540 Chevy Big-Block Engine Build - Toeing The Line

Speed-O-Motive Builds A Powerful Pump-Gas 540CI Street Warrior

John Nelson Mar 1, 2009 0 Comment(s)
0903chp_01_z 540_chevy_big_block_engine_build Big_block_engine_on_dyno 1/22

It's good to know what you want when you set out to build an engine. It's even better to actually get it.

As Ken Sink formulated a replacement Rat motor for his original big-block-powered '68 Chevelle SS, he wanted two things: torque and fun. It's a concise set of goals, especially since in a street car, the two are synonymous. There's a sure way to achieve lots of fun-inducing grunt, and that's with a big bore and a long stroke. Accordingly, Sink turned to Speed-O-Motive to create a muscular yet very reasonable 9.4:1 540ci fat-block. The result is a powerplant that will tolerate any type of pump-gas swill, handle anything from around-town cruising to a cross-country journey, and make a grin-inducing 659 hp and 620 lb-ft of torque while doing it.

The basis for this big-block creation was a GM Gen VI block. This piece, which is the basis of GMPP's 502 crate motors, has a number of advantages when creating this type of big-bore, big-stroke combo. Right off the bat, it has four-bolt mains and will clear up to a 4.500-inch stroke. The Gen VI block also has Siamesed bores. Put simply, this means there is thicker wall material with no water jackets between the cylinders, allowing for bores as large as 4.500 inches in diameter.

Sink set out to make the combo bulletproof, teaming the four-bolt mains with a Speed-O-Motive forged steel crank, Carrillo forged H-beam rods, and JE forged flat-top pistons. The bore-by-stroke dimensions to create 540 ci are 4.500 by 4.250 inches. It's a good combination, simply because it has more of everything. More stroke equals more torque. Bigger bore equals more power. And with a 9.4:1 compression ratio, this thing will most likely even run on California 87-octane without complaining.

While a lower end certainly costs plenty of change, the single biggest investment a big-block builder will make is the cylinder heads. Sink chose a set of Brodix Race-Rite BB-R series lungs, and they proved to be ideally matched to the rest of the combo. These heads flow plenty, as you can see in the accompanying chart, but the 294cc intake ports also maintain good air speed, meaning torque levels and low-rpm throttle response are also good. The RRs also have their exhaust ports in the stock location, so header installation in the '68 Chevelle won't be a problem. They're also drilled to accept factory-style brackets, so outfitting the new engine with accessories will be problem-free as well. In fact, except for the fact that a Gen VI block has no provision for a mechanical fuel pump, Sink figures that no one looking under the hood will be able to tell the difference between the original Rat and his new 540 brute.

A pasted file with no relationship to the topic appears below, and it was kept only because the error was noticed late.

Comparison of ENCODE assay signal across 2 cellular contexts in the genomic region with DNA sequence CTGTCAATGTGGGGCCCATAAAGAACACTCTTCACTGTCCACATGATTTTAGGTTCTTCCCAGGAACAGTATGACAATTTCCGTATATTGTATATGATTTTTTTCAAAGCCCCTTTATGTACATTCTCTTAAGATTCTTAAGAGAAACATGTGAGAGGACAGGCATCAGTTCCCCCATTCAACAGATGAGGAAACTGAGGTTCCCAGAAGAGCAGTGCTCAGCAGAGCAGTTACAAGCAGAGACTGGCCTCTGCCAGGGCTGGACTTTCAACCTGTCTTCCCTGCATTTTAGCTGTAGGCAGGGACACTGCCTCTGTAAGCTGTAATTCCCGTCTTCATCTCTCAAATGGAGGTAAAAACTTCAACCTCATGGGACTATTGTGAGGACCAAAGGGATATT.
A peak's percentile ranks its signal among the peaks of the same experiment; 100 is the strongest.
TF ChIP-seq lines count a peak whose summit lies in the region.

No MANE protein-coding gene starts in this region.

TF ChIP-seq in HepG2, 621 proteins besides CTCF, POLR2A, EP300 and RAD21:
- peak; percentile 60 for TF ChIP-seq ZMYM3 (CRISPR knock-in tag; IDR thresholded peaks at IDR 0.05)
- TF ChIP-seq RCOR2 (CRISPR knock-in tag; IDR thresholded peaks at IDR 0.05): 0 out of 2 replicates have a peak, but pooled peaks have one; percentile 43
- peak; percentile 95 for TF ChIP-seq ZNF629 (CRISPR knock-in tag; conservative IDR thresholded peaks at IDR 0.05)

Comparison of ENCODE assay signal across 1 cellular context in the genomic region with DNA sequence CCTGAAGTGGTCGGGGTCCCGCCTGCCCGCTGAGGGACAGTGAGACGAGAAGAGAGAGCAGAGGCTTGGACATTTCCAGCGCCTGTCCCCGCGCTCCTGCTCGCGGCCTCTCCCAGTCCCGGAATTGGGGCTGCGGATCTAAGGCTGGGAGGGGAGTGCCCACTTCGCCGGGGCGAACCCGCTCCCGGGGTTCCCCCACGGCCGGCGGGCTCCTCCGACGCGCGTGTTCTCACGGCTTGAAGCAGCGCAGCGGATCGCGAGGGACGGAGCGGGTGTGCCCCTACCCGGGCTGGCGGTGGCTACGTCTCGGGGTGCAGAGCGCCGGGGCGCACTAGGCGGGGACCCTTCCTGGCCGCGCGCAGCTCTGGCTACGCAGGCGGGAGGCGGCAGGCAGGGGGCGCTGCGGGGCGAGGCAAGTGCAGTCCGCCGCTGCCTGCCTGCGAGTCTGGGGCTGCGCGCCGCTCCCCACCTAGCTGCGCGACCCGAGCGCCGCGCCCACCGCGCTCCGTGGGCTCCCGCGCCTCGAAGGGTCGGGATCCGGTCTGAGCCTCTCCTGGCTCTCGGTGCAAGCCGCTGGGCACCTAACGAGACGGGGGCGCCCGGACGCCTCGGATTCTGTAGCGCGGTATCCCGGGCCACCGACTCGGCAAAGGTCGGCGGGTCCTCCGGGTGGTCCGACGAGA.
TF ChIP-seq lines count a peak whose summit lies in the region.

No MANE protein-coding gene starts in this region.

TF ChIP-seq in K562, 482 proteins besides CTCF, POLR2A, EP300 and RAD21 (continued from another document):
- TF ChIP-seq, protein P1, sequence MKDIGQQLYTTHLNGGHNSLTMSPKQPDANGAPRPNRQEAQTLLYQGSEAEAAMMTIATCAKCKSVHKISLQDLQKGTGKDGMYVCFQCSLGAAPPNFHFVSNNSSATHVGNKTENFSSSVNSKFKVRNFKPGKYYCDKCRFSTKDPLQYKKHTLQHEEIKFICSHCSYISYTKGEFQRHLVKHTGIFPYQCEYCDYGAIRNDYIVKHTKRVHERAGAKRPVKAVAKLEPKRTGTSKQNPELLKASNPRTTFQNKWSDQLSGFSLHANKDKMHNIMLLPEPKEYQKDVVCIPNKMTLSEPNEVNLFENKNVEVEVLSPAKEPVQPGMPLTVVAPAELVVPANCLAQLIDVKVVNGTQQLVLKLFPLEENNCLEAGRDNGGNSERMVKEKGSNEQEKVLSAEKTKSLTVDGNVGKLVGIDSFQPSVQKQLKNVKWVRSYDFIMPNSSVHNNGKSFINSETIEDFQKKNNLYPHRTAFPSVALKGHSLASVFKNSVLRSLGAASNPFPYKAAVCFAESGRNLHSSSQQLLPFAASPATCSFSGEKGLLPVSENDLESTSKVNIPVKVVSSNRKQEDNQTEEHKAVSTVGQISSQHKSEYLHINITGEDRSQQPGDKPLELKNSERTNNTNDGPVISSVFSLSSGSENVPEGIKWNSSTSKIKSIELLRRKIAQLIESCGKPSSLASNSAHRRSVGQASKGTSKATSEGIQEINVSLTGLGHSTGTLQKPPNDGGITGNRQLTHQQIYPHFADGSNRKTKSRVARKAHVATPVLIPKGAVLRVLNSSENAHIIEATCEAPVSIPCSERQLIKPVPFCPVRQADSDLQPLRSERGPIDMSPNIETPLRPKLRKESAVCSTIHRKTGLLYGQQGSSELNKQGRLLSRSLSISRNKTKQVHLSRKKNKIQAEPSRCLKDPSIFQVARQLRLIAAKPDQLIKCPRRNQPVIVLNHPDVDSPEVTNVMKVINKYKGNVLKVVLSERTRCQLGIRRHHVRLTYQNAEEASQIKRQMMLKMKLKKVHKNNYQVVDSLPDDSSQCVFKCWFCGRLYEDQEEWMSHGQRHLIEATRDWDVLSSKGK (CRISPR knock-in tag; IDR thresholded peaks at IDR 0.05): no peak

In accordance with the "able to be driven anywhere" ethos Sink followed for this engine, moderation was the name of the game when it came to the camshaft. A Comp solid roller got the nod, so occasional valve lash settings are really the only (small) hitch in this mule's leave-it-alone, plug-and-play guise. In our book, the cam plays to the strength of the heads with its 0.653/0.660-inch intake and exhaust lift figures. These specs take full advantage of the heads' excellent flow numbers, getting as much mixture into the cylinders are possible. On the other hand, the cam's 248/254-degree duration figures are fairly moderate. So while this engine definitely makes good horsepower (659 at 6,200 rpm), it has a very broad torque band, averaging 556 lb-ft from 3,200 to 6,500 rpm.

On the one hand, there's no doubt that this 540 combo could make loads more power. One indication of that is the massive 54 lb-ft average torque gain we saw by adding more intake plenum space with a 2-inch open spacer; this one's a no-brainer for this engine. The other indication is the moderate cam, creating a powerband that's done by 6,500 rpm. This thing could certainly make beaucoup horsepower with a more-aggressive 'stick. On the other hand, that would defeat the whole purpose of the thing. "I don't need a screamer," Sink explained. "This is kind of a reasonable motor to build, and the whole goal is just fun." Oh, and don't forget about the torque. With what this 540 has on hand, we don't think the fun part will be a problem.

Quick Notes
What We Did

Followed along as Speed-O-Motive built a serious street 540 big-block

Bottom Line
There's grunt to spare on tap, and plenty of horsepower to go with it.

Cost (Approx)
$13,000

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